We spent our first night there not really sleeping at all, just kind of leaning with our backs against this boulder. It snowed most of the night. Everyone was really on edge, and every time there was an aftershock, people would start screaming and running. I was terrified of every aftershock. We were saying that we couldn’t tell if the earth was still moving or if it was just us trembling.
I had a satellite phone with unlimited minutes, so I became the telephone booth for the village. Some of it was logistical stuff: the leaders of Kyanjin Gomba were using the phone to call the Nepalese army to make arguments for why the helicopters needed to come, but the majority of the calls were people calling family members. Each day, people would line up and have a number written down on a scrap of paper, and we would try calling. These people were crying into the phone. You don’t need to speak Nepalese to understand that.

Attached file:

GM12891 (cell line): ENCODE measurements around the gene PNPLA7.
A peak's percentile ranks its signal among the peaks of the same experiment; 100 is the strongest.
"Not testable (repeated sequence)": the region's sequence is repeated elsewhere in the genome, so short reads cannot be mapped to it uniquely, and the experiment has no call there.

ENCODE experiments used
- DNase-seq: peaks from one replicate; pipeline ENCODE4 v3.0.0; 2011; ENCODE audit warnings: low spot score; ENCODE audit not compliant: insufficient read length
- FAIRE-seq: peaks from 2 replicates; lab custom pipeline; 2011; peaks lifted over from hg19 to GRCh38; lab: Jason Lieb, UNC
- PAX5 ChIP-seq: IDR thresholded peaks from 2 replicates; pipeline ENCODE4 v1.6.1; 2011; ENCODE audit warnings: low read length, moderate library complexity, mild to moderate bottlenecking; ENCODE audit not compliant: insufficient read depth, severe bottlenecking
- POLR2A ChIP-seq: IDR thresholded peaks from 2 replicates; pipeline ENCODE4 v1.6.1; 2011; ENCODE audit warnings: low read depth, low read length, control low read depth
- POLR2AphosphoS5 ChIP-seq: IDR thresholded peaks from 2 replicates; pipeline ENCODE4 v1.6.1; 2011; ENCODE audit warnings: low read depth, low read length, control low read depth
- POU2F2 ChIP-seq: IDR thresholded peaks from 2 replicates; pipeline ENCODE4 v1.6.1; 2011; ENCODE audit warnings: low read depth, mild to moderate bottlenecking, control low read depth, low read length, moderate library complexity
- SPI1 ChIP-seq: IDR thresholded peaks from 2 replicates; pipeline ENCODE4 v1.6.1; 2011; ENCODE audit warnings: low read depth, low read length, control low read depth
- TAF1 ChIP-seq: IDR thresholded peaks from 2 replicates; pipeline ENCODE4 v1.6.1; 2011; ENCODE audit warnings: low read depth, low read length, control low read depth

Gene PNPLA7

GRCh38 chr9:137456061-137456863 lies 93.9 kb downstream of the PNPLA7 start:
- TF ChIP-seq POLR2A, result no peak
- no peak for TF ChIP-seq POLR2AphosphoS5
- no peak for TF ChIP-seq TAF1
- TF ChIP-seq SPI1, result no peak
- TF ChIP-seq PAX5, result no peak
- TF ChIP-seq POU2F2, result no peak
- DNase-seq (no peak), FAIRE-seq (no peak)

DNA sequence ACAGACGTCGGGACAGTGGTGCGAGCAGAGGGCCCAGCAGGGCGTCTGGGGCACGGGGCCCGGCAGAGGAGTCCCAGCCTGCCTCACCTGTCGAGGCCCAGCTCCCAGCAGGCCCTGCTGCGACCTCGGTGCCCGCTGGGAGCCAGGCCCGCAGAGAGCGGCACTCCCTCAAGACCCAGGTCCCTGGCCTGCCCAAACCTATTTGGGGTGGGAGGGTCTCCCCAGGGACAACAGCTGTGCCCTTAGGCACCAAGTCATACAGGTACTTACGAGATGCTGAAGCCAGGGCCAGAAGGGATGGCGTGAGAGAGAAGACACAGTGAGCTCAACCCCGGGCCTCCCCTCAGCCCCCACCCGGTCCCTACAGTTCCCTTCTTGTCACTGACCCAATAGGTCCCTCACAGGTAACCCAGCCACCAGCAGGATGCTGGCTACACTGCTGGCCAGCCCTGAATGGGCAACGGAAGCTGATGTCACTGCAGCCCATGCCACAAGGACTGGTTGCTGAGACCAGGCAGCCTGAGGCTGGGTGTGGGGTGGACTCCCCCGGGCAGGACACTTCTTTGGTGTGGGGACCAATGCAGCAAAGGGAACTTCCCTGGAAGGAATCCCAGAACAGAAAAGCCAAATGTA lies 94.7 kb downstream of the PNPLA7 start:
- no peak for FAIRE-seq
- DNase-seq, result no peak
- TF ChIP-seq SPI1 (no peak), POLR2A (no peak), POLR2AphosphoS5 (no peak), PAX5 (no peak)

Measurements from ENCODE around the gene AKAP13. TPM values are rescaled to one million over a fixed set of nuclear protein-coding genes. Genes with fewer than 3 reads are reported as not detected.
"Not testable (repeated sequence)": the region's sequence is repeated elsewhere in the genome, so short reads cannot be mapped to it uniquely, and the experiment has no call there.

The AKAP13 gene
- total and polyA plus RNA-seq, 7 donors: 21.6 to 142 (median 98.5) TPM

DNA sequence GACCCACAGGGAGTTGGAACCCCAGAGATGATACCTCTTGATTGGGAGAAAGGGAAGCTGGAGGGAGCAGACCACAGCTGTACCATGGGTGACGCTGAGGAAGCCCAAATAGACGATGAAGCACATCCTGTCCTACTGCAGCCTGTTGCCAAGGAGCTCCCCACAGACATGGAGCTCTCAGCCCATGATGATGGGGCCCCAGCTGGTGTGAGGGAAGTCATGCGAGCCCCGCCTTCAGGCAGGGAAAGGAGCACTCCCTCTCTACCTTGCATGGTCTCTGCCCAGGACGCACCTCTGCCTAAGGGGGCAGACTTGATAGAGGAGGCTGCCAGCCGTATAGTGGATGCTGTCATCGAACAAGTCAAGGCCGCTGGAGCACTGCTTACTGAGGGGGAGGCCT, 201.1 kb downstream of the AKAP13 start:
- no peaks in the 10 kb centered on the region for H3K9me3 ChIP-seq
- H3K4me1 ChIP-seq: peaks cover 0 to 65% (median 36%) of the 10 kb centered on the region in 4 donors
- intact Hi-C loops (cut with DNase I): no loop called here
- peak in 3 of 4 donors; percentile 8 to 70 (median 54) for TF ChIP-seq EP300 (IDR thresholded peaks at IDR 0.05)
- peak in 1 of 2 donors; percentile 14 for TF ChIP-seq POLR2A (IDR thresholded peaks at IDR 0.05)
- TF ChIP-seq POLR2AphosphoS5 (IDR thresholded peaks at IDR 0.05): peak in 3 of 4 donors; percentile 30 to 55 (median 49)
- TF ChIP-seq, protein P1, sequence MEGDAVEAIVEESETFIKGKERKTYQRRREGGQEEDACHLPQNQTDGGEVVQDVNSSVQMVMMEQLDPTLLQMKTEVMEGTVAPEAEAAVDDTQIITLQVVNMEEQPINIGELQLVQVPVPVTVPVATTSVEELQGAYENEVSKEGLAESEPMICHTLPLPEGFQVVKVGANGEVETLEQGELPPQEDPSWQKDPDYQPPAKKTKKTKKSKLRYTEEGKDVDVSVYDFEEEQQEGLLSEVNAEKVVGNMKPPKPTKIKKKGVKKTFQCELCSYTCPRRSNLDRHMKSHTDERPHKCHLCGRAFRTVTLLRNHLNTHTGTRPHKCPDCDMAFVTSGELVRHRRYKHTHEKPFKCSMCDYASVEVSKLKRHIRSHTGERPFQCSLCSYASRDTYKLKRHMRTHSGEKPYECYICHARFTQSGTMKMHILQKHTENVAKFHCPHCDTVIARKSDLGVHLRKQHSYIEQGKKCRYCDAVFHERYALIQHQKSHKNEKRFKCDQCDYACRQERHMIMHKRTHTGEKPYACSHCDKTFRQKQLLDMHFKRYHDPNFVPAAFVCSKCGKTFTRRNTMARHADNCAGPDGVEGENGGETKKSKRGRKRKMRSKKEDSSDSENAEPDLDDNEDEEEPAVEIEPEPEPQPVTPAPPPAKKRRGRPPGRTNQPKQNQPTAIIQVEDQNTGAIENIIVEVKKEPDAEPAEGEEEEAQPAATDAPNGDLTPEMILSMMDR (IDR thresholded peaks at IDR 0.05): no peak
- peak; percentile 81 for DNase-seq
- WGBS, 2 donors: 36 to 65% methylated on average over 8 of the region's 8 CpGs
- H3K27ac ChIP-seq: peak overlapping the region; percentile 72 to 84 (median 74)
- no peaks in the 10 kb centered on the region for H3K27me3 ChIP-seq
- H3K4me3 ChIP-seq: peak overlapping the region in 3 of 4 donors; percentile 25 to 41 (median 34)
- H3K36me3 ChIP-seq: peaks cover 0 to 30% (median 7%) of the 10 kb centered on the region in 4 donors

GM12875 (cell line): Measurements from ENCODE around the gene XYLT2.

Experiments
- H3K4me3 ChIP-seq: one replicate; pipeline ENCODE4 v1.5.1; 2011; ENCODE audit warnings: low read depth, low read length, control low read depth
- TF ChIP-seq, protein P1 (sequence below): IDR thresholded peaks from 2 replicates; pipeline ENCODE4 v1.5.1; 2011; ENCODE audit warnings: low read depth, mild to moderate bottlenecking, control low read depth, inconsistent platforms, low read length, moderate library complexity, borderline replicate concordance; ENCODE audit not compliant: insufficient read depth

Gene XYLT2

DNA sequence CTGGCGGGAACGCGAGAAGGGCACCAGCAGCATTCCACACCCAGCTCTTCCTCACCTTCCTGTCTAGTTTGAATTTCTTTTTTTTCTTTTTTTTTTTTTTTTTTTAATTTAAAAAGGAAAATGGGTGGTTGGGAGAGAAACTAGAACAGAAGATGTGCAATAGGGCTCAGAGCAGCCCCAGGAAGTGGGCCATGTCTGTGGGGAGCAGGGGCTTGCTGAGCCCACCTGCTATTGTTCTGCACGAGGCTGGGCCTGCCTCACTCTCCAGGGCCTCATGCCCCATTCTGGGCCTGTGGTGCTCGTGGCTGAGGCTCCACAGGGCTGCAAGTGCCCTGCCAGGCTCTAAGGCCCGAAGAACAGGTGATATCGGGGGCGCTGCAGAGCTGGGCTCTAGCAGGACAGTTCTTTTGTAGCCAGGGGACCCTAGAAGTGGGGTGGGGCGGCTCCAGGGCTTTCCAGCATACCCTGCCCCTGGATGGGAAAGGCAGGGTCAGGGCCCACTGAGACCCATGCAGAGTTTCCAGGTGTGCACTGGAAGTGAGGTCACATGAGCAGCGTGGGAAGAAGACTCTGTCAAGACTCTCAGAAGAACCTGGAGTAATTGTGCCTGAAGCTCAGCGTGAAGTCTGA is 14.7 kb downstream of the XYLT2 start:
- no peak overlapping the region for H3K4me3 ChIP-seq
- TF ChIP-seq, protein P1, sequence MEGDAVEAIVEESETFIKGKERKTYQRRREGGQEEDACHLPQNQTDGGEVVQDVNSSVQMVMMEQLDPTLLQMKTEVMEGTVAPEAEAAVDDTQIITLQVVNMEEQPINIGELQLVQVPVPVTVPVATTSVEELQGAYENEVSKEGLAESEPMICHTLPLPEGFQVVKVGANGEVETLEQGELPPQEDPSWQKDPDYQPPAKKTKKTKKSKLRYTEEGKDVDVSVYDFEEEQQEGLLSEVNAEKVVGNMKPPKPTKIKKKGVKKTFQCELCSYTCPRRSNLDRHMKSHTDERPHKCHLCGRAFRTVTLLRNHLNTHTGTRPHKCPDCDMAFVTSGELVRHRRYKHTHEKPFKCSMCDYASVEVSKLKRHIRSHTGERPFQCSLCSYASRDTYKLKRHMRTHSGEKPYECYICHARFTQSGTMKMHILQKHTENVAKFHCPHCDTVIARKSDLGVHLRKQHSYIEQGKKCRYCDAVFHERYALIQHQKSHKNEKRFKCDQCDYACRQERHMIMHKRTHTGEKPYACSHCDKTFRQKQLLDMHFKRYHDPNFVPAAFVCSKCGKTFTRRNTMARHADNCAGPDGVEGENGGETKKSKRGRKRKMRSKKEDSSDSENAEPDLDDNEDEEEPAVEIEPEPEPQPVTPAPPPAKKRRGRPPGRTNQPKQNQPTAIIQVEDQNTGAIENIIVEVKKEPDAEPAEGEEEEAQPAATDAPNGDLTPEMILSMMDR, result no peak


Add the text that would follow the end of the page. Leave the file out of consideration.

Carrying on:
— American mountain climber Colin Haley, in Outside magazine, recounts waiting for help after the magnitude 7.8 earthquake hit Langtang Valley, 40 miles northeast of Kathmandu, on April 25, 2015. In this oral history compiled by Anna Callaghan and Rabi Thapa, residents and foreigners describe this day of destruction, how half of the village population was buried, and what happened in the days that followed.